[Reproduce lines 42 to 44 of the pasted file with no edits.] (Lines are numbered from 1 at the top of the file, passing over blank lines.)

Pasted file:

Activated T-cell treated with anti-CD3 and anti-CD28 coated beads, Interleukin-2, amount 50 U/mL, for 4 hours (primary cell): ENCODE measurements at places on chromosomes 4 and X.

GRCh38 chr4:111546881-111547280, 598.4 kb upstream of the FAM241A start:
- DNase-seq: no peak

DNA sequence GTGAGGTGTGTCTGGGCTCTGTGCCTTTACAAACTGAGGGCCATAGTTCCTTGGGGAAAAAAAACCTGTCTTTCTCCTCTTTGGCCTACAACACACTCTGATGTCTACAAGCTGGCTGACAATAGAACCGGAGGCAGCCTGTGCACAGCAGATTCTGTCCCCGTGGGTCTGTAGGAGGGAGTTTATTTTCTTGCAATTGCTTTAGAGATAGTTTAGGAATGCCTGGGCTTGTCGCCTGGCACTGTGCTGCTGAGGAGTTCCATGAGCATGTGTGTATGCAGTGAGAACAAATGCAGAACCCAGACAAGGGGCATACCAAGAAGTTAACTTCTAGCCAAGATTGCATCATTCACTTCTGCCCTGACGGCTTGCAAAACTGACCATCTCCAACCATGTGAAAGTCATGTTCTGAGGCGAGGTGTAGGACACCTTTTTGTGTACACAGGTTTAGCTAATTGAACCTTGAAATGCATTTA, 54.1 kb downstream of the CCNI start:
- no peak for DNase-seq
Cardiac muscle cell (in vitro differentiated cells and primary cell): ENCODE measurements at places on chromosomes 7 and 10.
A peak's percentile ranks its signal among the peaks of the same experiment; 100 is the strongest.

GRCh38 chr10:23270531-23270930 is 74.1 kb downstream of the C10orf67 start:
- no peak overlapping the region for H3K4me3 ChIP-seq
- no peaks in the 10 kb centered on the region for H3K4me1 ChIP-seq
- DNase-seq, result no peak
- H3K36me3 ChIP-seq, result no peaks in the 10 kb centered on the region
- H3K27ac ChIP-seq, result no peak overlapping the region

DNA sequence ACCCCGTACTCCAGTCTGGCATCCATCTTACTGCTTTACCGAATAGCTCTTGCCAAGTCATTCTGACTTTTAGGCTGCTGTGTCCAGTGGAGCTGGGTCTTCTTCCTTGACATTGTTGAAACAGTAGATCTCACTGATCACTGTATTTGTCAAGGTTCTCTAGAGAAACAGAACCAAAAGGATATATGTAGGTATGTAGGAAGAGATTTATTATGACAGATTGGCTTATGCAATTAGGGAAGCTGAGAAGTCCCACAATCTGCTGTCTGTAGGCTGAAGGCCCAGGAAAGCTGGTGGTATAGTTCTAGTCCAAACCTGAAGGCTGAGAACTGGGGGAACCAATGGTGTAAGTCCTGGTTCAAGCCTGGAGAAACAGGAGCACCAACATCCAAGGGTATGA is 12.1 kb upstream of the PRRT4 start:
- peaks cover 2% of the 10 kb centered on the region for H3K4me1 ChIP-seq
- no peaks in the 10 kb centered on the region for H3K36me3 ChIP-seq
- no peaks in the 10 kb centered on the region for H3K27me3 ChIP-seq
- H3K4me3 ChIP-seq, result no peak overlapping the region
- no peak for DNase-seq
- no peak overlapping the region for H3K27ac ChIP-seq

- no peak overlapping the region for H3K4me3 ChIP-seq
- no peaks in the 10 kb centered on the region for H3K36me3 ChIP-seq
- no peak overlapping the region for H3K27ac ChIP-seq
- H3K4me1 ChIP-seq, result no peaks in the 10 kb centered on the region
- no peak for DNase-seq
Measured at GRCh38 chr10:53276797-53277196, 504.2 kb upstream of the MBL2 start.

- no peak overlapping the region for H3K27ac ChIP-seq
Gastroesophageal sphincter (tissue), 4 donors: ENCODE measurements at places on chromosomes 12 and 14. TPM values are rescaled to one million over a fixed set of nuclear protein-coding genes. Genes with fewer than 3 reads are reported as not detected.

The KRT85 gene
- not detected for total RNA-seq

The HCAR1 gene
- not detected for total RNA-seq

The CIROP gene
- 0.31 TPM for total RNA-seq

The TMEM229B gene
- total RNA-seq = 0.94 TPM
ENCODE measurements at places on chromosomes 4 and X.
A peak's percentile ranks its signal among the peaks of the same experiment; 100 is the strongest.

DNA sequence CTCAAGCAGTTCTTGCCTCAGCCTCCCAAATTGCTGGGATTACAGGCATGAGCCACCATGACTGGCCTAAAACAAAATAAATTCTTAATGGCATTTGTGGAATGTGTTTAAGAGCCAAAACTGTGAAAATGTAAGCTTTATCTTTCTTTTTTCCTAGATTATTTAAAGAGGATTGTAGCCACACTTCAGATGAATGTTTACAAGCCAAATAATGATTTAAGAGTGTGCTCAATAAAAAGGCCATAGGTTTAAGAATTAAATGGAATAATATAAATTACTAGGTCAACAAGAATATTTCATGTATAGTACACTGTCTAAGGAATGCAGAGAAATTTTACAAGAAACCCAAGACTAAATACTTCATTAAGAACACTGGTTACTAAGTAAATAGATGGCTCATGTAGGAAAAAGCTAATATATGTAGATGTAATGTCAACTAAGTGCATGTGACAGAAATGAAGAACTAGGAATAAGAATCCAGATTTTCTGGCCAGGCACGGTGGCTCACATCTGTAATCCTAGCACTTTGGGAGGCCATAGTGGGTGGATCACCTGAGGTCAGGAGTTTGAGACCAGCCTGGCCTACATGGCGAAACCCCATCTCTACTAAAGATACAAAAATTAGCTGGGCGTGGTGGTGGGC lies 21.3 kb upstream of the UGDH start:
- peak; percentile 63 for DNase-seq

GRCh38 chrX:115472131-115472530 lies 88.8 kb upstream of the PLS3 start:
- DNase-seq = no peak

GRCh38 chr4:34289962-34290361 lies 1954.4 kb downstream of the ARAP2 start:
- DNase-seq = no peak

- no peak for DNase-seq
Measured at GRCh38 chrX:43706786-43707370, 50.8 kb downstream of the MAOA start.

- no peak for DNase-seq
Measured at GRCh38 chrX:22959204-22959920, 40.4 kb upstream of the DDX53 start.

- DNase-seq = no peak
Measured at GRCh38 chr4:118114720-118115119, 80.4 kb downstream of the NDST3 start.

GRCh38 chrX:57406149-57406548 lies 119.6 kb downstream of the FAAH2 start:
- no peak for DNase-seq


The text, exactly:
- DNase-seq = no peak

GRCh38 chr4:34289962-34290361 lies 1954.4 kb downstream of the ARAP2 start:
- DNase-seq = no peak